2141 Rayburn House Office Building

Statement of F. James Sensenbrenner, Chairman, Subcommittee on Crime, Terrorism, Homeland Security, and Investigations

I want to welcome everyone to today’s hearing on “the Bureau of Alcohol, Tobacco, Firearms and Explosives’ use of storefront operations.”

A little over a year ago, The Milwaukee Journal Sentinel published a very disturbing article concerning an undercover storefront operation run by the Bureau of Alcohol, Tobacco, Firearms and Explosives in Milwaukee, Wisconsin.  To say that the operation was extremely flawed would be a vast understatement.  The operation was an abysmal failure that put on the street a stolen fully automatic M-4 rifle as well as other stolen firearms among numerous other failures.

The operation began in Milwaukee in early 2012, more than three months AFTER Todd Jones took over as acting Director of ATF and more than a year after the failed Operation Fast and Furious was exposed.  The operation began when ATF agents opened “Fearless Distributing” in a rented property in the Riverwest neighborhood of Milwaukee.  Soon thereafter, they hired a brain damaged individual with an IQ of 54 to promote the business by distributing fliers.  They also pressured this individual to facilitate gun and drug buys for the operation.

The agents proceeded to conduct various gun and drug buys through the storefront.  The agents paid quite a premium for the firearms.  In one case, a defendant purchased a rifle for $700 from Gander Mountain and turned around and sold it to the ATF agents a few hours later for $2,000.  One has to wonder if this firearm would have ever been out on the street if it weren’t for the enticing deals being offered by the ATF.

From there, the operation went from bad to worse.  ATF agents allowed an armed felon to leave the store; the operation was burglarized, losing more than $35,000 in merchandise; ATF damaged a rented building and refused to fix it or compensate the landlord; they left behind law enforcement sensitive documents that included the names, vehicles and phone numbers of undercover agents; and had their government-owned guns, including a machine gun, stolen from an agent's vehicle. The automatic rifle has not been recovered.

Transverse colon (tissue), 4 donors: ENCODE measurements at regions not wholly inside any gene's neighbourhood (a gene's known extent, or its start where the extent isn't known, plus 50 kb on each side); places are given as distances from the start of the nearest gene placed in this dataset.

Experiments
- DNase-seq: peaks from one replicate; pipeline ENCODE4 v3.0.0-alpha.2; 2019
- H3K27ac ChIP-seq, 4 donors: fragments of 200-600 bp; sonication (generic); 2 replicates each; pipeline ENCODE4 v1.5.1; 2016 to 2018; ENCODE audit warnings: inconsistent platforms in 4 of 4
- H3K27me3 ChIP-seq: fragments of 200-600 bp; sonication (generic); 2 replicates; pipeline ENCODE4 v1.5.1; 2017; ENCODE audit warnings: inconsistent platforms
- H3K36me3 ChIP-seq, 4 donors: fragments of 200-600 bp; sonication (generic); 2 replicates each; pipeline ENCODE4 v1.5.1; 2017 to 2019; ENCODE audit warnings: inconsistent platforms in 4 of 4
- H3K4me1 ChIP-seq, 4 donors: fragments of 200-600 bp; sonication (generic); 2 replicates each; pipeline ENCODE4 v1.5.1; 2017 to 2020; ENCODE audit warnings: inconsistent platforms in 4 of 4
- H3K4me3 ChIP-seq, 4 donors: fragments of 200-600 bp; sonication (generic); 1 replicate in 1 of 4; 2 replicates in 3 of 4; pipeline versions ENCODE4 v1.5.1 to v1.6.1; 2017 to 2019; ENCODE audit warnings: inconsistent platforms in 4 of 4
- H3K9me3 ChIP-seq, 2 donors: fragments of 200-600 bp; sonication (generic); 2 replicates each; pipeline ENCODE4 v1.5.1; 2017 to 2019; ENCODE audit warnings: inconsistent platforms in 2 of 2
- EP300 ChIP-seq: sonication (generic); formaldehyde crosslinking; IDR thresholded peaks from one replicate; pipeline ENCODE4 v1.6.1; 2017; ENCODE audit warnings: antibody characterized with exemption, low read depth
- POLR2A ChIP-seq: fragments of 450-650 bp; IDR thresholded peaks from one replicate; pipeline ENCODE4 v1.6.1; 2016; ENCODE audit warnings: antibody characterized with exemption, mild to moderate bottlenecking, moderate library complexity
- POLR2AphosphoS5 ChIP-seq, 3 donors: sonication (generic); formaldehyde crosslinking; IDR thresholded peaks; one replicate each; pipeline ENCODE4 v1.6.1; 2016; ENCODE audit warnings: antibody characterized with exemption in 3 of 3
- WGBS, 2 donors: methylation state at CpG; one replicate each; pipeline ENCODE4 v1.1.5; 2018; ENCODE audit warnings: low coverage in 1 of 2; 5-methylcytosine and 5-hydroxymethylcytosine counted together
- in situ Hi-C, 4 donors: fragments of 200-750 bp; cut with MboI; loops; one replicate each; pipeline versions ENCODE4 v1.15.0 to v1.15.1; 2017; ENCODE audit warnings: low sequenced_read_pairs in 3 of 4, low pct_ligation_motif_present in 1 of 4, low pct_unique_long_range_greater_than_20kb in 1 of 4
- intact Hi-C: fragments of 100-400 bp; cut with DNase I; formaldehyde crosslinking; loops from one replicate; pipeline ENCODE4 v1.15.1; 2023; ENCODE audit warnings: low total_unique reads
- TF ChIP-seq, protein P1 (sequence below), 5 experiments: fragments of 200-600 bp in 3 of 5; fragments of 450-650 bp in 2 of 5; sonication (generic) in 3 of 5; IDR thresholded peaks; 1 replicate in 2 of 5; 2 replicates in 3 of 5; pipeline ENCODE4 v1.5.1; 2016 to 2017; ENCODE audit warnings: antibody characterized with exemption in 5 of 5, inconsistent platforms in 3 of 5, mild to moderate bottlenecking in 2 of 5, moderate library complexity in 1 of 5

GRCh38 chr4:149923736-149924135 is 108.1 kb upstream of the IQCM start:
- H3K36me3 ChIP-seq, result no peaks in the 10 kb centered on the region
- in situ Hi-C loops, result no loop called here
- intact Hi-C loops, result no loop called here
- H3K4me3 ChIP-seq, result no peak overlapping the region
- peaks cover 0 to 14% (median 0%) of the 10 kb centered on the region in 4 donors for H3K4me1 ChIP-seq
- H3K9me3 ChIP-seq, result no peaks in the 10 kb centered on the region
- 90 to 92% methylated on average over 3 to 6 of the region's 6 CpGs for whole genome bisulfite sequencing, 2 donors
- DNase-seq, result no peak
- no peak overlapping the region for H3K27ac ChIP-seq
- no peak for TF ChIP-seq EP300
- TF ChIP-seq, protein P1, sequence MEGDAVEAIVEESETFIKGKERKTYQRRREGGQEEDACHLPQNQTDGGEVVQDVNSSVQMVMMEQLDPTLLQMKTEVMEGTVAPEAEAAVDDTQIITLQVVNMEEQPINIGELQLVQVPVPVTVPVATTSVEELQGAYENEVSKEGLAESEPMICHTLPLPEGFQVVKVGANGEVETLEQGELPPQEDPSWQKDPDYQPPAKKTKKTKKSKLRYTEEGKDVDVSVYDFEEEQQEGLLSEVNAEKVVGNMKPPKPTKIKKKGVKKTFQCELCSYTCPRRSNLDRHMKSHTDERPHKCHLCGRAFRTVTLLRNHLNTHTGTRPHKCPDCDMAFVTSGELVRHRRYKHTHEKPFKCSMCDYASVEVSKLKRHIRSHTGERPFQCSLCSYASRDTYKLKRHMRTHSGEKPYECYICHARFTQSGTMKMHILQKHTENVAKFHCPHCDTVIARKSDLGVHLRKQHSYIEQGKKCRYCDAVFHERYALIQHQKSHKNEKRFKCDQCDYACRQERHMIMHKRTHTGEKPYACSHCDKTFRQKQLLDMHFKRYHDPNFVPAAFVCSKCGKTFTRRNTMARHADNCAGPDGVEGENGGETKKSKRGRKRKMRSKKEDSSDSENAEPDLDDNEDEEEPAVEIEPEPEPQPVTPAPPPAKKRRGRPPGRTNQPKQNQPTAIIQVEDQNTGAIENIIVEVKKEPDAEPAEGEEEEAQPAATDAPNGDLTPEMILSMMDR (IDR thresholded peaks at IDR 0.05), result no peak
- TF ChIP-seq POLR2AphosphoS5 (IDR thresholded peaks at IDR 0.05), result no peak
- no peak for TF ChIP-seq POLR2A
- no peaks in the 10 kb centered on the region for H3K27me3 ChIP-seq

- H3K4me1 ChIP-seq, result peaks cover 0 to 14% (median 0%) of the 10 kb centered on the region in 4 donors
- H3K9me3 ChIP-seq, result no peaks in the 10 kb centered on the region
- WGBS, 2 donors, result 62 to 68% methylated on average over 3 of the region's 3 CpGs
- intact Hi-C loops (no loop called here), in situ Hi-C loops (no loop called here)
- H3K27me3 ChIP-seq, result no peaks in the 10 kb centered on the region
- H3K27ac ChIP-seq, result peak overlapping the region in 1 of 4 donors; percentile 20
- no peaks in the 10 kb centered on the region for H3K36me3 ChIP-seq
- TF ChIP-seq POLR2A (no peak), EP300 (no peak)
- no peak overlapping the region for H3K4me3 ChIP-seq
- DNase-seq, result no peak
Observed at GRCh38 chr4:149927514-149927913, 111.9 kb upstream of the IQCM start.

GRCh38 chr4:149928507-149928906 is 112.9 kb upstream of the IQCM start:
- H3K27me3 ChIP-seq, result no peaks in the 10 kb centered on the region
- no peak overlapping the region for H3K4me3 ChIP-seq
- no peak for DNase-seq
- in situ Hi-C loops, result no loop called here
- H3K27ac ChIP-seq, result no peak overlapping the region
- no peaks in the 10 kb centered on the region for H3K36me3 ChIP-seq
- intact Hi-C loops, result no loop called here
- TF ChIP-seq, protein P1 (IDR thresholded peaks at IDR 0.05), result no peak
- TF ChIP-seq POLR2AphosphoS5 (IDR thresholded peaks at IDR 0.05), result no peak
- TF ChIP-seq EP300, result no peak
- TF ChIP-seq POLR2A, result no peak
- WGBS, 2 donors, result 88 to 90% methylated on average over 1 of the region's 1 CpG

ATF would like to point out in their testimony that this operation and others like it led to a number of arrests and convictions.  I think it is important to take a look at these arrests and conviction numbers.  In the botched Milwaukee operation, an analysis by the Milwaukee Journal Sentinel found that of the 34 cases charged in state and federal court in Milwaukee, 16 of the defendants — nearly half — ended up with no incarceration. Eight cases were dismissed because agents arrested the wrong people or the prosecutor could not go to trial because the lead ATF agent could not be called to testify. The other eight defendants received probation or stayed or deferred sentences.

The Journal Sentinel also found that of the 26 cases that resulted in convictions, the median sentence was about two years behind bars.  Very few of the cases involved individuals with violent criminal records.  Most had drug or nonviolent offenses such as burglary.  In fact, one of the prosecutors in the case, Assistant U.S. Attorney Franz Schmitz, admitted that the flawed operation was not “the best use of resources.”  He even indicated that it failed to catch the violent offender it was designed to take off the street.

Even more disturbing are the recent revelations that these same tactics were used at various cities across the country.  In Albuquerque, New Mexico, agents gave a brain-damaged drug addict with little knowledge of weapons a "tutorial" on machine guns, hoping he could find them one. And in Portland Oregon, ATF agents paid $150 to a mentally disabled individual to get a large tattoo of a squid on his neck smoking marijuana to help promote their phony storefront operation. This doesn’t appear to be one operation gone bad, but a systemic problem plaguing the ATF. 

After Operation Fast and Furious, we were told numerous times that changes were coming to ATF under the new leadership.  I certainly hope that this operation and the others like it are not indicative of those changes.  I intend to continue to vigorously oversee the ATF until I am confident that the public knows the whole truth and that the agency’s mismanagement has been corrected.





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